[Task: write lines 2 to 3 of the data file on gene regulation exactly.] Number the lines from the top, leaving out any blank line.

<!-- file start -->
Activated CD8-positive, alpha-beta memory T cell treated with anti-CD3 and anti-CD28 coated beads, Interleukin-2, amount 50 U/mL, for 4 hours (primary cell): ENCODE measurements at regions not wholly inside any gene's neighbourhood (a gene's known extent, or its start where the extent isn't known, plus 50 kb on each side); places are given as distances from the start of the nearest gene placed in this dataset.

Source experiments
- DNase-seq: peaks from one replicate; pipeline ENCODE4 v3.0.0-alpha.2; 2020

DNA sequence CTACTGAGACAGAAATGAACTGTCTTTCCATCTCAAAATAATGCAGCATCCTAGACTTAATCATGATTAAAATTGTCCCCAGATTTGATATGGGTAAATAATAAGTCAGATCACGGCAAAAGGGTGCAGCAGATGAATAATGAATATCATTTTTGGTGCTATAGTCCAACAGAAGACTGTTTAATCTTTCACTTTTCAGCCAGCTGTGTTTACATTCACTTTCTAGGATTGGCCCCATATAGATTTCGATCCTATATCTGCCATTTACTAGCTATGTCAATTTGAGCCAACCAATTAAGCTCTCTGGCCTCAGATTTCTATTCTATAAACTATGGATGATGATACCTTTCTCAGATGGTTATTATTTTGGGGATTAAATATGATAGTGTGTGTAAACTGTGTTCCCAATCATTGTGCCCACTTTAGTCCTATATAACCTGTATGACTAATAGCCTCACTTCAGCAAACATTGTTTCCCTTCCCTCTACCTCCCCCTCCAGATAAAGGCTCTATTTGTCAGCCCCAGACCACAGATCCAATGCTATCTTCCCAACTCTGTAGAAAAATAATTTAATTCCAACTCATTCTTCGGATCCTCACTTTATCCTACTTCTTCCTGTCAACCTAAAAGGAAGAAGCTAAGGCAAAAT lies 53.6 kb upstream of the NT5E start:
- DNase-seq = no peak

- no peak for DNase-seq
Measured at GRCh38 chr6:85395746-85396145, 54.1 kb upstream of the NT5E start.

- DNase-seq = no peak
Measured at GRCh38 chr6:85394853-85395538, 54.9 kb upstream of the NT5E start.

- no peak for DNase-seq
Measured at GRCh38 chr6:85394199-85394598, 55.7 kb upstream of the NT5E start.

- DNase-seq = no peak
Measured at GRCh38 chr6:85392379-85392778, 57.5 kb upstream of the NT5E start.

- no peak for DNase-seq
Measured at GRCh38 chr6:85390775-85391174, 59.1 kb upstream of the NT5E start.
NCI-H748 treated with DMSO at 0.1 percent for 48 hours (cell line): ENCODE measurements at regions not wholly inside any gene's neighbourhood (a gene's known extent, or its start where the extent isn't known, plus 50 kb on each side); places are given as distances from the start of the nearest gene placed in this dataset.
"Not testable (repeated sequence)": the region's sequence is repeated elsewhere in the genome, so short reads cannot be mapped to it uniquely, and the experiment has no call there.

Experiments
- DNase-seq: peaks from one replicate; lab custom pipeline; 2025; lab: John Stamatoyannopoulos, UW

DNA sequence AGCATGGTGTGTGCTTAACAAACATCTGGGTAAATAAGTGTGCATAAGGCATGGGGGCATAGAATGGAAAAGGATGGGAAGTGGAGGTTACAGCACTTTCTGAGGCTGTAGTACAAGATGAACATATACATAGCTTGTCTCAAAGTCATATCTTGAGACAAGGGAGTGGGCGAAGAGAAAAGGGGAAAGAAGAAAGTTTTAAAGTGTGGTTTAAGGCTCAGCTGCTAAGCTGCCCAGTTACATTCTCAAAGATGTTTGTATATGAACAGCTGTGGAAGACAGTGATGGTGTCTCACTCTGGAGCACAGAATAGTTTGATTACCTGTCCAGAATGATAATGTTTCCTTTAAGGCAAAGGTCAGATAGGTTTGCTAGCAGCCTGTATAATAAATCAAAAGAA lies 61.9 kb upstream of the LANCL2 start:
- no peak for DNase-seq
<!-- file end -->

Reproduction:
Source experiments
- DNase-seq: peaks from one replicate; pipeline ENCODE4 v3.0.0-alpha.2; 2020